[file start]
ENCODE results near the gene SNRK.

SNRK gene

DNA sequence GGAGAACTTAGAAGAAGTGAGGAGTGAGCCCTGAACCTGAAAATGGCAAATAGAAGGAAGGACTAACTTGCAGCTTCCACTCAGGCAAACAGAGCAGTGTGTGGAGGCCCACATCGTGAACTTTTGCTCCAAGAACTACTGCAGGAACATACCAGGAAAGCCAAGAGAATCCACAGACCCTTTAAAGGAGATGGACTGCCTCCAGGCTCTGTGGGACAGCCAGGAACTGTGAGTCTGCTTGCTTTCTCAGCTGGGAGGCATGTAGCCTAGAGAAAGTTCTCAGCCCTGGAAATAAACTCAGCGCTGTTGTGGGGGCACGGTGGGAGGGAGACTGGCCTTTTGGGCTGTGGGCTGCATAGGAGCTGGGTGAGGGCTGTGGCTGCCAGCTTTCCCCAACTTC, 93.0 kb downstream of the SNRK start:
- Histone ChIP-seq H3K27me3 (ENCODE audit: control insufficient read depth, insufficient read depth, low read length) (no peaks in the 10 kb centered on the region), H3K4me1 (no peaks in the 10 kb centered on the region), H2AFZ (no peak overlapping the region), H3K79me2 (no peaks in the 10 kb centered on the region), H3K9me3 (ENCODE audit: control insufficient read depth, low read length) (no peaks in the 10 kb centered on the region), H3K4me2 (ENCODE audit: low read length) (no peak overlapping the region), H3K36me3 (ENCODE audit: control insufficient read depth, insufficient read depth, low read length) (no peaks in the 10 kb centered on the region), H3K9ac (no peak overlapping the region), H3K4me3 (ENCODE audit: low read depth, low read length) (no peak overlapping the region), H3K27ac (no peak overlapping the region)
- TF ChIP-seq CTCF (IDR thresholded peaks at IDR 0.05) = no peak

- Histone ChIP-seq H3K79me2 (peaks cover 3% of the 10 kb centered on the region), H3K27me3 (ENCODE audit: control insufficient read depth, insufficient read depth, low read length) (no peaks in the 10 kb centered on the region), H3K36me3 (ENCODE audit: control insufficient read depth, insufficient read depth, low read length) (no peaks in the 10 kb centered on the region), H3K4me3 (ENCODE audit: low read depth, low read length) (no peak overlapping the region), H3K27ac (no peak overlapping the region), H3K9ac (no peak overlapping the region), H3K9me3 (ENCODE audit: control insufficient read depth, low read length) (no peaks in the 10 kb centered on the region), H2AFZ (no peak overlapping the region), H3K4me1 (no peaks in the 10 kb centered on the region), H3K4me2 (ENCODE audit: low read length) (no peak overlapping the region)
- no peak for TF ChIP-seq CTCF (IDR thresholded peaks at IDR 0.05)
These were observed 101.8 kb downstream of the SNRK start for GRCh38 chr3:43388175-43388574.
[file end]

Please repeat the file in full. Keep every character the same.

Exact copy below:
ENCODE results near the gene SNRK.

SNRK gene

DNA sequence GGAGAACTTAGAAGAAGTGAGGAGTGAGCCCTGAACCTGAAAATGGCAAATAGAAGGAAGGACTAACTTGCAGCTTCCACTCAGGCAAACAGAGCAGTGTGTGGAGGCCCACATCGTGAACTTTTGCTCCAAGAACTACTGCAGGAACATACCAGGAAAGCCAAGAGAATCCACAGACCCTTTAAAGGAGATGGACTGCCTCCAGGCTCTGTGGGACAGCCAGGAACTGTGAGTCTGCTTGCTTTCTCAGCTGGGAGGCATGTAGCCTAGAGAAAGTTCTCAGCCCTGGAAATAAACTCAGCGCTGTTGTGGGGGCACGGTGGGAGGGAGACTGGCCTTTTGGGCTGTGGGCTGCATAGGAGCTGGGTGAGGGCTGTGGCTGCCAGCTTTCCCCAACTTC, 93.0 kb downstream of the SNRK start:
- Histone ChIP-seq H3K27me3 (ENCODE audit: control insufficient read depth, insufficient read depth, low read length) (no peaks in the 10 kb centered on the region), H3K4me1 (no peaks in the 10 kb centered on the region), H2AFZ (no peak overlapping the region), H3K79me2 (no peaks in the 10 kb centered on the region), H3K9me3 (ENCODE audit: control insufficient read depth, low read length) (no peaks in the 10 kb centered on the region), H3K4me2 (ENCODE audit: low read length) (no peak overlapping the region), H3K36me3 (ENCODE audit: control insufficient read depth, insufficient read depth, low read length) (no peaks in the 10 kb centered on the region), H3K9ac (no peak overlapping the region), H3K4me3 (ENCODE audit: low read depth, low read length) (no peak overlapping the region), H3K27ac (no peak overlapping the region)
- TF ChIP-seq CTCF (IDR thresholded peaks at IDR 0.05) = no peak

- Histone ChIP-seq H3K79me2 (peaks cover 3% of the 10 kb centered on the region), H3K27me3 (ENCODE audit: control insufficient read depth, insufficient read depth, low read length) (no peaks in the 10 kb centered on the region), H3K36me3 (ENCODE audit: control insufficient read depth, insufficient read depth, low read length) (no peaks in the 10 kb centered on the region), H3K4me3 (ENCODE audit: low read depth, low read length) (no peak overlapping the region), H3K27ac (no peak overlapping the region), H3K9ac (no peak overlapping the region), H3K9me3 (ENCODE audit: control insufficient read depth, low read length) (no peaks in the 10 kb centered on the region), H2AFZ (no peak overlapping the region), H3K4me1 (no peaks in the 10 kb centered on the region), H3K4me2 (ENCODE audit: low read length) (no peak overlapping the region)
- no peak for TF ChIP-seq CTCF (IDR thresholded peaks at IDR 0.05)
These were observed 101.8 kb downstream of the SNRK start for GRCh38 chr3:43388175-43388574.